Scaachi Koul’s public persona consists of two things — long, thoughtful essays and sharp, shouty tweets. It was a tweet the senior editor at Buzzfeed wrote in late 2015 soliciting pitches from writers who were “not white and not male” that incited the Internet’s most terrifying behaviour, including threats to rape and kill her. The experience shook her, so naturally, she wrote an essay about it in her first book, One Day We’ll All Be Dead and None of This Will Matter. Koul, who has also written for the Hairpin, the New Yorker and Flare, debuts her collection of essays March 7, covering everything from the problem with Indian hair to rape culture. She spoke with Chatelaine about inheriting her Dad’s anxiety, the nefarious power of men who ogle women and why some people think she should be fired.
You start your book by talking about an irrational fear of dying that comes from your parents. I totally relate to that, but I always marvel at the fact that they come from countries where conditions actually threatened their lives, and moved to a place that’s comparatively sterile. Why do you think they carry this fear?
I don’t know if that anxiety is because of where they came from, I think it’s who they are. Maybe part of it is when they were immigrating they dodged so many risks and challenges that they think something’s going to get them. Because it seems fortuitous that you make it here and then you end up middle class, so you think we’re all going to die, because there’s really no other option.
Why do you think you’ve carried it with you?
My dad is a pretty anxious person, and I think I spent too much time with him. [laughs] Part of it is a mental health question: Where does mental health come from? Who do you inherit your mental health issues from?
You write about your niece, who is bi-racial, and the way she’s impacted your thinking about race. How has she changed how you look at identity, especially looking into the next generation?
She has an Indian name and there are features about her where I can see my mom, but she has blue eyes and very fair skin and she’s being raised in the prairies. I think far more about the implications of fairer skin, and about what happened to my parents’ customs and their parents’ customs. I don’t know if they will go with her.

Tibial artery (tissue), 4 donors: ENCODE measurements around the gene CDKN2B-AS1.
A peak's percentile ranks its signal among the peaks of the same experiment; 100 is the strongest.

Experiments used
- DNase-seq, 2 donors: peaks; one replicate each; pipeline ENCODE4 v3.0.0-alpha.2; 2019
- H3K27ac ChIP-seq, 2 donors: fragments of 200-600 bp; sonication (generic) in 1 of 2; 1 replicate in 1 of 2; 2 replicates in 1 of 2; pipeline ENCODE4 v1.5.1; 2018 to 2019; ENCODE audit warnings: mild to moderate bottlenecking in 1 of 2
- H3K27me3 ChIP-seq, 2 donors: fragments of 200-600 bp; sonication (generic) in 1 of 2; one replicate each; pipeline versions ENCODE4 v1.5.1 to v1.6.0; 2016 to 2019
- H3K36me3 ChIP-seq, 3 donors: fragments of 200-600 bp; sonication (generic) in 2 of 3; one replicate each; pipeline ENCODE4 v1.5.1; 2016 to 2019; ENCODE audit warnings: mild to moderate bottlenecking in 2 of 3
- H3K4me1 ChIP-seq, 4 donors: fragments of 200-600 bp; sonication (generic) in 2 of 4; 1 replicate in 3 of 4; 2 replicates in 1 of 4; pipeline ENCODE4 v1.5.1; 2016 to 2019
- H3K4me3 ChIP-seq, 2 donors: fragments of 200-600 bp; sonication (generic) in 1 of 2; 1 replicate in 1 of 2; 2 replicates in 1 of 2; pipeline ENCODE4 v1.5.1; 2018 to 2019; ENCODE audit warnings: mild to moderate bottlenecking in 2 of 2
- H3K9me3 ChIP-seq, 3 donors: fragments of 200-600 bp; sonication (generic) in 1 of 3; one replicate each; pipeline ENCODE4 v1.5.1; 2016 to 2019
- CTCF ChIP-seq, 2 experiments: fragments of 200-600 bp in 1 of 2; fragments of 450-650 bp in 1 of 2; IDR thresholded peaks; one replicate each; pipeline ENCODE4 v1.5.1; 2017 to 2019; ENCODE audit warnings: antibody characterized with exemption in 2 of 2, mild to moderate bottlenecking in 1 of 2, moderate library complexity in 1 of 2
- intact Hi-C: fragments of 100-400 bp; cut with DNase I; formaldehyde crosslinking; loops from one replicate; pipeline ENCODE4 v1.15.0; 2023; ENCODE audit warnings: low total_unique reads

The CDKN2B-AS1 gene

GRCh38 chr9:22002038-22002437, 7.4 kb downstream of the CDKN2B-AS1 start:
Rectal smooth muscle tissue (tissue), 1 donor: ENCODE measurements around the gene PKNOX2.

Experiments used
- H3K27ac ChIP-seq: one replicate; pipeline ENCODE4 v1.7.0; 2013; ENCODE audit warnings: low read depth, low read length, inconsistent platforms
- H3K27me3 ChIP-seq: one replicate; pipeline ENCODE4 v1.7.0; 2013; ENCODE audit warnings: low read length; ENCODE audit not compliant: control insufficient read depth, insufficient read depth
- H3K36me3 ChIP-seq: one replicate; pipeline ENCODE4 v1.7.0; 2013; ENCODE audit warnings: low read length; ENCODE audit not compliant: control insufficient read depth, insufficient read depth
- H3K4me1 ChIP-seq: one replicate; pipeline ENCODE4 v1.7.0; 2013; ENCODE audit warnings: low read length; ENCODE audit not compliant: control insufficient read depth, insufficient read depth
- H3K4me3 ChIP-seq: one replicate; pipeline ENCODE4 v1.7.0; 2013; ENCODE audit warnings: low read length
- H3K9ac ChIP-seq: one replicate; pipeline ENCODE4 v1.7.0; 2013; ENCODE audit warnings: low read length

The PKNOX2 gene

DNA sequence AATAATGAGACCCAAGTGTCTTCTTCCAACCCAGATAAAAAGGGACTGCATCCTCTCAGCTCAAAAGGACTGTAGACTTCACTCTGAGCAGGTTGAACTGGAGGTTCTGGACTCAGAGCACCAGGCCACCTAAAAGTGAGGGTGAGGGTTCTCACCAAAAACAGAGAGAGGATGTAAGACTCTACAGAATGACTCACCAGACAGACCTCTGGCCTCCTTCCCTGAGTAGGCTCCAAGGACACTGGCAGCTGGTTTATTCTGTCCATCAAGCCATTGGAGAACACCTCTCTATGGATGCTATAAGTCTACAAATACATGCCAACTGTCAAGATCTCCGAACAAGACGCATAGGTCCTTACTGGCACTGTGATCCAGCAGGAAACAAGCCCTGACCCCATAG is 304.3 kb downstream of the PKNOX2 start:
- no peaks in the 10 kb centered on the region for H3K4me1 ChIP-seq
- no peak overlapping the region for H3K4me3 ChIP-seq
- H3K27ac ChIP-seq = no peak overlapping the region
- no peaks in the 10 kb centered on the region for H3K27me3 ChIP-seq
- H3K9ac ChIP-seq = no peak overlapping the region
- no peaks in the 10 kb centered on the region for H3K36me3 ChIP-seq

What will happen when nobody in this family remembers what this particular holiday is for? I think in a lot of brown families it’s the mom who is the one that calls and says, “It’s rakhi, you need to send your brother a red thread and a card” and you’re like,”Whatever, fine.” And eventually that call will not be made, and I’m curious about who will maintain all of this and who will maintain it after I’m gone too, which goes back to thing about, “Oh, I’m dying.”
Around brown people you’re interpreted as very fair and around white people you’re very brown. You’ve recognized how being light-skinned has benefited you. How has it made you more palatable?
I’m palatable in certain contexts. I’m not palatable on TV — I’m actively not palatable on TV. Palatability depends on who the audience is, but most of what I say is hardly radical to anybody who is educated on race relationships, or who has any sort of understanding of what it’s like to live different or be different. And if you are in the majority, you think what I say is so radical that you think I need to be fired. There’s no in-between; I’ve never been able to strike a comfortable balance.
Do you ever feel pressure from being the young woman of colour media consults on issues of race?
Oh yeah, all the time. And I think sometimes there’s a lack of creativity when people do panels, or they want you to write stuff and they don’t know what to ask me to do, so they just say, “Hey, do you want to write about being a woman, or being a brown person?” And I say, yeah I guess. Certainly, I can write about those things, but I promise I have other interests.
It is isolating and it also puts me in the position of “Well, I can tell you what I think about it, but I certainly won’t and cannot speak for the billion-plus brown people, and I’m not going to speak for the many brown women who live in Canada and America.”
Do you think that expectation is there?
I think subconsciously, yes, if you get asked to be on a panel and it’s four white people and it’s you, you’re pretty clear on what that expectation is.
The story about you being drugged was chilling, and your commentary on surveillance culture was really interesting. Tell me about it.
Sometimes we think that attention paid to us translates into care, and it doesn’t. Attention is really nefarious. I didn’t think about that until I started to go out to bars with more [male friends], not because they were watching me, but because other men were watching me. There’s something really eerie about that, when they are trying to pull you away from your group because you are the vulnerable one.
Lindy West recently left Twitter because she was sick of trolls and sick of Twitter ignoring trolls. You talk about your own Twitter hiatus in the book, but you say it’ll get better. Why do you think it’ll improve?
It’ll get better but it’ll also get worse. I don’t have a lot of faith in any platform quite frankly. Twitter I have no faith in. They’ve been running for 10 years, and they keep acting like harassment is a problem that they a) just discovered and b) cannot seem to figure out how to solve.
When I was 15 or 16 I had a different [social media] network, and when I was 17 to 20 I had a different network. We’ve built different ones and their good for about 10 minutes, so eventually we will find a new one, and it’ll be good for 10 minutes because we haven’t figure out how to fix it. Part of it is the failing of man — people are shitty and people ruin things.